In other words, love is a sacrifice in view of those commands. And it’s surprising how inclusive they are. You know, I remember when I was still young in my Lutheranism, and I went on a youth retreat with the pastor that confirmed me. As he spoke to the kids, I remember him pointing them to the commandments to know how to live as Christians. And, of course, on the one hand,
I knew this. There were commands that I knew I needed to abide by. I knew I shouldn’t kill anyone. I knew I shouldn’t have sex outside of marriage. But I also heard Jesus talk about all these ways we are supposed to love and I didn’t get the connection to the commandments. I didn’t get that the call to care, for example, for the poor was grounded in the fifth and seventh commandments. The commandments to not murder and not stealing. I didn’t get that caring for the poor was honoring the commandment to not murder because that commandment meant to care for their bodily needs. I didn’t get that the command to be generous meant that not was stealing from my neighbor, not protecting their possessions and income. And as I phrase these this way, hopefully you hear the catechism in there. Christians, those explanations in the catechism are gold for helping us grasp these things. Learn them again if you’ve forgotten them!
But as I say that, does that still encompass all of love? Well, it gets closer. In fact, it gets close to what Jesus says when He says, “Greater love has no one than this, that someone lay down his life for his friends,” doesn’t it? Those commandments help us to restrain our desires that we would lay them down in the name of love.
But as I speak of commandments, what do we always have to remember about them as Lutherans? Or to draw it out a little more clearly in Lutheran terms, are the commandments Law, or are they Gospel? They are law. Even the commandment to love is law.
You know we hear that call to love and it sounds so good. In fact, if you go to a lot of churches in our day, they’ll tell you that love is the Gospel, it’s the good news, and the good news that Jesus gave us is that we should go love one another. That sounds all warm and fuzzy, doesn’t it? And to be fair, should we love? Of course, I’ve just spent the last few minutes telling you that Jesus has told you to do precisely that, and making the point that no matter how our society defines it, you need to do it the way that God ordained in the commandments. But it’s still Law. What does the Law do?
Paul tells us. “For by works of the law no human being will be justified in his sight, since through the law comes knowledge of sin.” The Law shows us our sin. It shows how we haven’t done what God wants us to do. Do we still try? Of course, because that’s what He tells us to do. But we won’t get to heaven by it. Our love won’t save us. But, beloved, let us love one another, for love is from God.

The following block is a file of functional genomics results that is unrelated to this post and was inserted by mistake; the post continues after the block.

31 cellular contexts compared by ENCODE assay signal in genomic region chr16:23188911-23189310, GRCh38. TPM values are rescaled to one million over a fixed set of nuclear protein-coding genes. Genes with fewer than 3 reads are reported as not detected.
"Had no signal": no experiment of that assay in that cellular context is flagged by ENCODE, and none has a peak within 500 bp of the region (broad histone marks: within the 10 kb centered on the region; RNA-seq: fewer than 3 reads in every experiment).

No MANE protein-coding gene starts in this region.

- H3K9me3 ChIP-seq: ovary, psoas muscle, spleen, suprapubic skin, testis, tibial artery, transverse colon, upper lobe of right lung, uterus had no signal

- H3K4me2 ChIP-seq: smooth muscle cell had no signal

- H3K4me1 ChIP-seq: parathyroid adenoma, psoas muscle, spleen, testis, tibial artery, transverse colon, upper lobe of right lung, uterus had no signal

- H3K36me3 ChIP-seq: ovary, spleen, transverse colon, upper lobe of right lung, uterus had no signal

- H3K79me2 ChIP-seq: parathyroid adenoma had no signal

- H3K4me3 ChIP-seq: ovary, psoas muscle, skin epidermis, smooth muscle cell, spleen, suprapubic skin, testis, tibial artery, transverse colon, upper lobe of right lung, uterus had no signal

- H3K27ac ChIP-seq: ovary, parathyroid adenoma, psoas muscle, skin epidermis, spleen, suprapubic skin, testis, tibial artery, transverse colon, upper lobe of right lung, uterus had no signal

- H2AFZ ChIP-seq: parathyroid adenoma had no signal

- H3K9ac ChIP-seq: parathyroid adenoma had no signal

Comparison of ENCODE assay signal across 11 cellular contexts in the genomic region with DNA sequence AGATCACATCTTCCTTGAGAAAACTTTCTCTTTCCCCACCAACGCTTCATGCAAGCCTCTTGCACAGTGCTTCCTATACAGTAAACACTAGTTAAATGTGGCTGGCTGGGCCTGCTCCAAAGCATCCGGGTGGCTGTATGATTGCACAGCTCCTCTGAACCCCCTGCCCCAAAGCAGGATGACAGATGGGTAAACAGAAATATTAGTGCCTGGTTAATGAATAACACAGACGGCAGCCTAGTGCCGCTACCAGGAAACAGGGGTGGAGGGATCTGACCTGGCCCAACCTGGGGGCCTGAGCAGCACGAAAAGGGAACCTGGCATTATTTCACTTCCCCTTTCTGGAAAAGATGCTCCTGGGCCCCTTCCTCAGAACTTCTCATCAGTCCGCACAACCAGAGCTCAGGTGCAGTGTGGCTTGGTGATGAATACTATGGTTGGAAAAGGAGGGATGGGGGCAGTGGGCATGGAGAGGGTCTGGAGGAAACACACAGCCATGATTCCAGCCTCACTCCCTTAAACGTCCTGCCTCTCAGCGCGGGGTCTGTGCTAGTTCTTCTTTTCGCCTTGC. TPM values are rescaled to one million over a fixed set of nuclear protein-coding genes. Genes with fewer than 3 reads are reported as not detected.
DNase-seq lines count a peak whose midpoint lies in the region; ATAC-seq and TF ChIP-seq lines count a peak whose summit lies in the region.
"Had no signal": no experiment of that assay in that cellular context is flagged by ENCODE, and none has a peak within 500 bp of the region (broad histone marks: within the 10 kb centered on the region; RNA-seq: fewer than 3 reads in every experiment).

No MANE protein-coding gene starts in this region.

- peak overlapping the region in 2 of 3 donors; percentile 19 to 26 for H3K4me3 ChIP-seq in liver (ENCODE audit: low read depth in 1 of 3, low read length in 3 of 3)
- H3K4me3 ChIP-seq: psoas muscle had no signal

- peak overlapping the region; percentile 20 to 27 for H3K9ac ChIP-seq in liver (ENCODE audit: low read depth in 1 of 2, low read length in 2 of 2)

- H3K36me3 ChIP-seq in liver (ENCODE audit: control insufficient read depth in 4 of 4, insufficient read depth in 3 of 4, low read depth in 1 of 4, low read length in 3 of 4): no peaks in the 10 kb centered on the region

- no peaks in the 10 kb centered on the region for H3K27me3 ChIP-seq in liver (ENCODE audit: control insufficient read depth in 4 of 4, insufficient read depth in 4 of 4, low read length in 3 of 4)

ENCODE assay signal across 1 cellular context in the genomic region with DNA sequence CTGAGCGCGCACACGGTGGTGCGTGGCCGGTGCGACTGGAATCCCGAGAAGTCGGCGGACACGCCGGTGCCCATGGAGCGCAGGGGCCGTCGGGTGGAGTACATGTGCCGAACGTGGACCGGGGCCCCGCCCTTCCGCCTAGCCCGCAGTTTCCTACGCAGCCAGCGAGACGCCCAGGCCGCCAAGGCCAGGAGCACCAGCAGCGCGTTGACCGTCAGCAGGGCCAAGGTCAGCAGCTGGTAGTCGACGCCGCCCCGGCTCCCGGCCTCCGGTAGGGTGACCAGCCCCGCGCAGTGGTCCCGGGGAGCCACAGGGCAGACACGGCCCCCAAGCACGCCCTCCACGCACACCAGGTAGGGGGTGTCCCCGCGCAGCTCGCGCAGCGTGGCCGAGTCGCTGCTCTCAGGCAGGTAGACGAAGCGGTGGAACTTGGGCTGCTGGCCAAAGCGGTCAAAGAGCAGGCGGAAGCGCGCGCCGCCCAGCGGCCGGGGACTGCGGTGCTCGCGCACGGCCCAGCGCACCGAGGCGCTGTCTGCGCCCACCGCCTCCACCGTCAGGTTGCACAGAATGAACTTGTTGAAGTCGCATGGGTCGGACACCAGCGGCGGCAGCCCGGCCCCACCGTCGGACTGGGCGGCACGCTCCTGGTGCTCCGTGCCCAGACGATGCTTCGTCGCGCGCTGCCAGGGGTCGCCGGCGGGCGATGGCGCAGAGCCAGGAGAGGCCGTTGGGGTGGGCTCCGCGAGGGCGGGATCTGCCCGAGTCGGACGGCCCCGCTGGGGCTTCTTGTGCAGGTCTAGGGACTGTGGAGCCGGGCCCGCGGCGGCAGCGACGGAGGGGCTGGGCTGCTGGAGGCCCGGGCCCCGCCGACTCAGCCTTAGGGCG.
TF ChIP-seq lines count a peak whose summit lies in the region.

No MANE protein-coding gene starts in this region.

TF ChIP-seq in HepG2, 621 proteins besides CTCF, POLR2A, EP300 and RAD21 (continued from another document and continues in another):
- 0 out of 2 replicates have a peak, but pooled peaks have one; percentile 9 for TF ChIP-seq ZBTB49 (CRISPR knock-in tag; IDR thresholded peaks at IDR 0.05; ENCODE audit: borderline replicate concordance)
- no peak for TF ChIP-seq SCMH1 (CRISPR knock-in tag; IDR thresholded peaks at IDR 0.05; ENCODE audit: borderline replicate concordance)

Love is from God, and that’s what today is all about. Our love can’t save us, but the love of our God can. In this the love of God was made manifest among us, that God sent his only Son into the world, so that we might live through him. In this is love, not that we have loved God but that he loved us and sent his Son to be the propitiation for our sins.
Hear that again. In this is love. NOT that we have loved God. That’s the reality. We haven’t loved God. Well, we try. We fail, but we try. And as John says elsewhere, we love because He first loved us. No, it’s not about our love. It’s about His. In this is love, not that we have loved God, but that He loved us. He loved us, and what? He loved us and sent His son to be the propitiation for our sins. For God so loved the world that He gave His only begotten Son that whoever believes in Him should not perish, but have eternal life.
Christians, what a beautiful love we see there. We see the light glowing from the manger. The light of the love of God in the darkness of that night, wrapped in swaddling cloths. As I say it that way, I don’t know if you’ve ever seen art that reflects this, but it’s such a magnificent image, and a fitting one. We were looking at this with my family last week. There was a painting that had Mary and others around the manger, and it was clear that the source of light for the painting was the Lord in the swaddling cloths. That’s this love. The love of the God who sent His Son into this world. The love of that Son who in love gave up all of the riches of heaven to be born to us. The love of that Son who lived the perfect life of love and never broke the commandments; the love of the Son who carried sin to the cross to be our propitiation.
Yes, Christians, as we meditate on love this day, that’s what we see. Greater love has no one than this, that someone lay down his life for friends. And this Christ child is that love. He is that love born as the light in the darkness at the first Christmas. He is that love that teaches us to love. And He is that love that finally brings hope, brings peace, brings joy, and brings love to us.
That is just what we need in our world. We need that love. Yes, faith, hope, and love; the greatest of these is love. Amen.